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The Shawshank Redemption: Friendship in Adversity
“The Shawshank Redemption”, a Castle Rock Entertainment film, was directed by Frank Darabont and starred Tim Robbins, Morgan Freeman, Bob Gunton, William Sadler, Clancy Brown, Gil Bellows, Mark Rolston, and James Whitmore. It is based on a short story written by Stephen King entitled “Rita Hayworth and the Shawshank Redemption”. A young banking executive finds himself wrongfully convicted of the murder of his wife and her lover. During his incarceration, he is befriended by an entrepreneurial inmate who inadvertently provides him with the means to overcome much of the adversity of his prison life. After having served decades, the existence of viable evidence of his innocence comes to his attention. After having his hopes dashed by the warden who is exploiting him, he decides enough is enough.
The film is set, starting off, in 1947 and begins at Andy Dufresne’s murder trial. At this point in the film, the scene that stands out to me is the look on Andy’s face when the judge sentences him to two consecutive life terms. For me, that is the scene that marks the beginning of his journey through the adversity of his prison life. The person who would become Andy’s best friend narrated most of the film from the time Andy arrived at Shawshank prison. So, everything that happens comes across as being from “Red’s” point of view. Red was the guy you found in just about every prison who could get just about anything “within reason”. Red’s narration provided something of a veteran view of the things that happened to Andy in prison. It kept at the forefront the understanding of how dark prison life was.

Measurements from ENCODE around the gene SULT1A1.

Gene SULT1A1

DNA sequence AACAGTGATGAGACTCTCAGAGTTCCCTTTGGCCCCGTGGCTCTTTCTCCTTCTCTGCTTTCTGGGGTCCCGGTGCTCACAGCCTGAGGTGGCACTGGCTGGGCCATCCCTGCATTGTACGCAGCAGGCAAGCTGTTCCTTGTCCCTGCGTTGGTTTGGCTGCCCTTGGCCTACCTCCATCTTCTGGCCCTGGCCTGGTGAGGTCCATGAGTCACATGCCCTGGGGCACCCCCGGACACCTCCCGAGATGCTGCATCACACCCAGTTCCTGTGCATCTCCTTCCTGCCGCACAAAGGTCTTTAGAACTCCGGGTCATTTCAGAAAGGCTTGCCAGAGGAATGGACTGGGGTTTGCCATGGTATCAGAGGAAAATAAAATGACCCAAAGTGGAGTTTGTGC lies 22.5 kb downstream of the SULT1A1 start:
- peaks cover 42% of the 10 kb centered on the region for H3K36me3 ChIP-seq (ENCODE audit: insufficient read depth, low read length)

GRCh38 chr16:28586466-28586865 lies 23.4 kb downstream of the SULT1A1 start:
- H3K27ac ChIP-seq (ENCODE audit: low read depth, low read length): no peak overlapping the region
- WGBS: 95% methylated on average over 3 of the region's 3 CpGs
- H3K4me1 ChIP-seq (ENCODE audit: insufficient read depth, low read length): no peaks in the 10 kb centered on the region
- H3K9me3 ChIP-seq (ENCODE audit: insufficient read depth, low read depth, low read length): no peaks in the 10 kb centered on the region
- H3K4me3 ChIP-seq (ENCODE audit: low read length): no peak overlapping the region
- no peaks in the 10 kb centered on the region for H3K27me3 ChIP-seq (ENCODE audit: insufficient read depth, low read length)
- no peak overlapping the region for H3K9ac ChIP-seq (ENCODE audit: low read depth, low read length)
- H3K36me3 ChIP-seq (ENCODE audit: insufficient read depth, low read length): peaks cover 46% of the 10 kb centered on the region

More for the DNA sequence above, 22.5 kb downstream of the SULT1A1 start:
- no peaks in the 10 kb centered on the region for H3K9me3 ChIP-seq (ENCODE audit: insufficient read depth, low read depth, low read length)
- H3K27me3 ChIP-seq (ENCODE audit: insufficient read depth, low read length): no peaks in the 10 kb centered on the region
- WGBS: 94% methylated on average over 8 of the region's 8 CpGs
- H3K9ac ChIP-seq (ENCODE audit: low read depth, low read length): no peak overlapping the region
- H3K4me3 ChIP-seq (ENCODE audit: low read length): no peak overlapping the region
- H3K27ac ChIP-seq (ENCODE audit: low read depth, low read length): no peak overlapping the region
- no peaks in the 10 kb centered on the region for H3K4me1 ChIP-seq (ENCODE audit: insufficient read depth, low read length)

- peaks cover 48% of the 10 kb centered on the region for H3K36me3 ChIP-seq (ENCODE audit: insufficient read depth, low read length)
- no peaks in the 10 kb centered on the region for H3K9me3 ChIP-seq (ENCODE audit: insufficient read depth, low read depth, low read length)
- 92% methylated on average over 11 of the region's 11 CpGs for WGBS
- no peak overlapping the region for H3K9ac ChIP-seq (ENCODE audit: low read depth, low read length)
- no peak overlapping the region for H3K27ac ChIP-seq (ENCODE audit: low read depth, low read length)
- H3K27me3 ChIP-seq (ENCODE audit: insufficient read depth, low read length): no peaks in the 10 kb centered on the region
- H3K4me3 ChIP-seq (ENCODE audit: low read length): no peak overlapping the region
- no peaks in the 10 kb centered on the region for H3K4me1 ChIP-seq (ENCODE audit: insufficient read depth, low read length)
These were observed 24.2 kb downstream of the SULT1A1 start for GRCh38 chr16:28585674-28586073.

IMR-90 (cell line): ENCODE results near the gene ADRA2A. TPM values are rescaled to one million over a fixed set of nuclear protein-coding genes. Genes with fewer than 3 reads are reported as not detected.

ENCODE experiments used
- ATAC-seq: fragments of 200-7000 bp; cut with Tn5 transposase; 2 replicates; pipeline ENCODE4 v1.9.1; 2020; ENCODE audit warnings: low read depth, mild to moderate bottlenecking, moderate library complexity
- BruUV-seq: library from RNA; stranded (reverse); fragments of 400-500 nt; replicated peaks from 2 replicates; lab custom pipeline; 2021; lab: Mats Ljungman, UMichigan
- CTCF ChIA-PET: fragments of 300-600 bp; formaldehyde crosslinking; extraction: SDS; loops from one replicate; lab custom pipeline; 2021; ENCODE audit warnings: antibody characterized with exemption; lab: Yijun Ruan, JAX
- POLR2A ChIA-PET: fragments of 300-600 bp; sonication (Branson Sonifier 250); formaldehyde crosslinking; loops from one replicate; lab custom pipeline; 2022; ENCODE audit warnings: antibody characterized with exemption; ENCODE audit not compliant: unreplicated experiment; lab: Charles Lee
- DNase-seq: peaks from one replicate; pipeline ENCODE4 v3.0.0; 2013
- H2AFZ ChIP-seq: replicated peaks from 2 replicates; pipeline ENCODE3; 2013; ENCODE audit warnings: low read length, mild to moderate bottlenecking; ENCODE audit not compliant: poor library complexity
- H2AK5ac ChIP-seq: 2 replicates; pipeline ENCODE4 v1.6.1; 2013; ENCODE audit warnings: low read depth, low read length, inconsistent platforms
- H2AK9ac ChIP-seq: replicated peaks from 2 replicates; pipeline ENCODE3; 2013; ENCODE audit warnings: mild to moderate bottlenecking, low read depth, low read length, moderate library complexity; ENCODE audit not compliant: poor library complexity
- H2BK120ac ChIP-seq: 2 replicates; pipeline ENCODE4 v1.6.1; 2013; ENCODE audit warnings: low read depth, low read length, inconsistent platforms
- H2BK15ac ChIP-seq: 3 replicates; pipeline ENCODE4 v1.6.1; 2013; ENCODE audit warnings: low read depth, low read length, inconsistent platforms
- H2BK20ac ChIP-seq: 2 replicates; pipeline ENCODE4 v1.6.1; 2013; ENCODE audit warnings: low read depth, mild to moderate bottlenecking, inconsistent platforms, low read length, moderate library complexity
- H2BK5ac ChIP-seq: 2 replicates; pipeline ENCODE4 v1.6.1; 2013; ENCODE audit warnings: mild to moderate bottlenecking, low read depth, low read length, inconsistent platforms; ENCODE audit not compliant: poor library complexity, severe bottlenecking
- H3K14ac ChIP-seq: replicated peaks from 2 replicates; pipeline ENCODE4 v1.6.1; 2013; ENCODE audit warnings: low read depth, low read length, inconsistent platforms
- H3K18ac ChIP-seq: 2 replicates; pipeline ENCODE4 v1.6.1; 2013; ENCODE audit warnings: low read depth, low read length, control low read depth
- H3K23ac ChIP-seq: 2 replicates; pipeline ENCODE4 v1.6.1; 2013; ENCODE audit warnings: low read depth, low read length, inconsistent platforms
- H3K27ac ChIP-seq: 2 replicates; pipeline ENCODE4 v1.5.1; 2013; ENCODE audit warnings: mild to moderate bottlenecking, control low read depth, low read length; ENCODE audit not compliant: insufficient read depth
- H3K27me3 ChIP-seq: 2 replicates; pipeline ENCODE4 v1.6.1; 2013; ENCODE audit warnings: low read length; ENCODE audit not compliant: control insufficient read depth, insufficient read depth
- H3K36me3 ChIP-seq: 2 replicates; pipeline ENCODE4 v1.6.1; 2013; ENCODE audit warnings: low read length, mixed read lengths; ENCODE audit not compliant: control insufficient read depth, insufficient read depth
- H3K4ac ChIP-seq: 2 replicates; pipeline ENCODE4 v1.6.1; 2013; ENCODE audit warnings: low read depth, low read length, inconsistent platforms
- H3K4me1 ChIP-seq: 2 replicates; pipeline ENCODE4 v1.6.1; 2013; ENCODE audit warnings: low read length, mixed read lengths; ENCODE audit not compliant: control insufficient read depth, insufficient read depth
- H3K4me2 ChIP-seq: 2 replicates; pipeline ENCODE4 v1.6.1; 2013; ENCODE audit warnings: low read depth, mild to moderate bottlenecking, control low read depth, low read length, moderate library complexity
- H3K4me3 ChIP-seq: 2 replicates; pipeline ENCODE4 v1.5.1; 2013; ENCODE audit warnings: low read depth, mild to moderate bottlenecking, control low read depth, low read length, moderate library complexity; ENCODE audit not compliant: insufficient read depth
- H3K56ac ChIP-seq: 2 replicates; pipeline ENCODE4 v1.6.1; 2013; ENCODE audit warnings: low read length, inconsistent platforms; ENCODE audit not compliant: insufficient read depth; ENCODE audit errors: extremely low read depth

When Andy arrived at Shawshank, he and the prisoners arriving with him were addressed by the warden. The warden was a corrupt, Bible toting, psychotic, hypocrite. I hated him immediately. The head guard, Captain Hadley, served as the perfect henchman for this guy. Captain Hadley was the perfect bully. Treated everybody like crap. The first night that Andy Dufresne spent in prison, the inmates hazed the newcomers until one of them broke down. As the new inmate sobbed loudly calling for his mother, the other inmates taunted him. The noise brought the guards headed up by Captain Hadley. When the sobbing inmate wouldn’t stop crying, Hadley pulled him out of his cell and beat him into unconsciousness. It was revealed later that he died. This painted a good picture of what to expect from the guards. The next day, in the mess hall, Andy catches the attention of the leader of a prison gang known among the inmates as “the sisters”. There, he also makes the acquaintance of Brooks Hatlen, prison librarian. It wasn’t until a month later, however, that he actually spoke to Red for the first time. He introduced himself and solicited his help in getting hold of a rock hammer.
Now, the thing about all these seemingly unrelated events is that each of them is the beginning of a separate story played out through the course of the film. The fact that there were so many stories to follow was what made this as engrossing a film as it was. Especially, as these stories were well told. I know this is probably a typical storytelling technique, but, in this movie in particular, it was actually well done enough for me, not only to notice, but to enjoy. (Things like that usually get past me.)